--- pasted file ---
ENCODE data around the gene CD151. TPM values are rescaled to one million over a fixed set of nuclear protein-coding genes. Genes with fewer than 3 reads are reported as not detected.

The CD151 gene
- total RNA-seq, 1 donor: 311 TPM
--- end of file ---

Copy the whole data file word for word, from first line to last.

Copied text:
ENCODE data around the gene CD151. TPM values are rescaled to one million over a fixed set of nuclear protein-coding genes. Genes with fewer than 3 reads are reported as not detected.

The CD151 gene
- total RNA-seq, 1 donor: 311 TPM